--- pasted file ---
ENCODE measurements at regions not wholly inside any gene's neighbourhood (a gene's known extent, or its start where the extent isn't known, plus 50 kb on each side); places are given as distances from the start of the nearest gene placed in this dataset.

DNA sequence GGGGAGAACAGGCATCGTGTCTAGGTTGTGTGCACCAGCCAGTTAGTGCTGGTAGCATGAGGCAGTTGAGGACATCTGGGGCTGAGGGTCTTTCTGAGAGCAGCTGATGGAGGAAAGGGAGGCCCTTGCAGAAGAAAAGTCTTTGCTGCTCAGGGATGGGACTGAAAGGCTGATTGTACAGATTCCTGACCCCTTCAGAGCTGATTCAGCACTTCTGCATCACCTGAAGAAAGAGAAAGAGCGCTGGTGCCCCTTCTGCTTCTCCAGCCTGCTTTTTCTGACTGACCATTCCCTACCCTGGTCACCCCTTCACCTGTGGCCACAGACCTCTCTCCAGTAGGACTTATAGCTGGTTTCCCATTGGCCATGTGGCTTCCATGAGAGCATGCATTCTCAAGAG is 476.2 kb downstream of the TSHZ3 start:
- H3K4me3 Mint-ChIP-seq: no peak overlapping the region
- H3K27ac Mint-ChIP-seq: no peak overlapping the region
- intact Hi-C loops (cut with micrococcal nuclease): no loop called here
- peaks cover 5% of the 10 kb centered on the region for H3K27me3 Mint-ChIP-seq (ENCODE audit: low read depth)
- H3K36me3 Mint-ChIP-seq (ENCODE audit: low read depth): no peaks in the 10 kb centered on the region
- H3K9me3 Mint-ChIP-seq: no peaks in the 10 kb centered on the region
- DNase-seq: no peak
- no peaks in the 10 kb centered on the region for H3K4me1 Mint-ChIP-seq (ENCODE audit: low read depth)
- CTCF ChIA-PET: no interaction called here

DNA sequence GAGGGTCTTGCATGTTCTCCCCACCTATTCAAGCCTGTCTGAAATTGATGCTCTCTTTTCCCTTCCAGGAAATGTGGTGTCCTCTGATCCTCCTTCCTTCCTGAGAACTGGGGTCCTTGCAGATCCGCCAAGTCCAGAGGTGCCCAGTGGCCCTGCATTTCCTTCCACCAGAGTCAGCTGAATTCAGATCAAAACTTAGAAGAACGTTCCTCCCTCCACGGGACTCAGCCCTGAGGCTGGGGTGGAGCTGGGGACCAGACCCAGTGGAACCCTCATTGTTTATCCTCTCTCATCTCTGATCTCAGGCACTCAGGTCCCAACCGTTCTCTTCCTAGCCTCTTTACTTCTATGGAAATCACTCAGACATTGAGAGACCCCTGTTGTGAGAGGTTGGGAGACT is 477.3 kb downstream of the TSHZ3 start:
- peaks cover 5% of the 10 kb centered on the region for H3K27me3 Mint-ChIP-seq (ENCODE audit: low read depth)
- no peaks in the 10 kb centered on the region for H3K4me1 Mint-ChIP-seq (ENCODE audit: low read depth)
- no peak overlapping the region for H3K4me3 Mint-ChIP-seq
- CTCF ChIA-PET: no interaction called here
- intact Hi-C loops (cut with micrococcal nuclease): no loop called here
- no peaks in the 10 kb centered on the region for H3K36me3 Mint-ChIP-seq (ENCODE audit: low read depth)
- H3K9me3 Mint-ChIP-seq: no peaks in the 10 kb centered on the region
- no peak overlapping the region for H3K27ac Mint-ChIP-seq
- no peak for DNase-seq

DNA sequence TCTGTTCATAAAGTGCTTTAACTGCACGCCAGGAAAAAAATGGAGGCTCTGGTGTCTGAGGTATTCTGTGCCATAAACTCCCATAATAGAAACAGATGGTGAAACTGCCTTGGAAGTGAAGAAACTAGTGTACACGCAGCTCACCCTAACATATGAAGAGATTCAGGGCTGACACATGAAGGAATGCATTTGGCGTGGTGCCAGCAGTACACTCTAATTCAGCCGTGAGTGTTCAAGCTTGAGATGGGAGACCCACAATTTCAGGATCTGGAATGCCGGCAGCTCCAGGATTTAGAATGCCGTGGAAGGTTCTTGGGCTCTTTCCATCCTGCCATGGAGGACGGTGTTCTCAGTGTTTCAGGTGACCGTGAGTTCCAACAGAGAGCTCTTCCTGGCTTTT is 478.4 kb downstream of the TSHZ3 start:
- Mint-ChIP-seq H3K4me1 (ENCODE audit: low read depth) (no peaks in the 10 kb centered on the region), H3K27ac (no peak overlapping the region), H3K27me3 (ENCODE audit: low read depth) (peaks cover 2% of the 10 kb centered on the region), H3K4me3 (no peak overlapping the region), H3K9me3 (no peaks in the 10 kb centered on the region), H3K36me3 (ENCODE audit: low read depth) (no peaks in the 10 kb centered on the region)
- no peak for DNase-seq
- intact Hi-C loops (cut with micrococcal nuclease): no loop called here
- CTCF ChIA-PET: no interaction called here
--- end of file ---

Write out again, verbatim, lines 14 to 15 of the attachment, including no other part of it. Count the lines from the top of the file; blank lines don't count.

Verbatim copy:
- no peaks in the 10 kb centered on the region for H3K4me1 Mint-ChIP-seq (ENCODE audit: low read depth)
- no peak overlapping the region for H3K4me3 Mint-ChIP-seq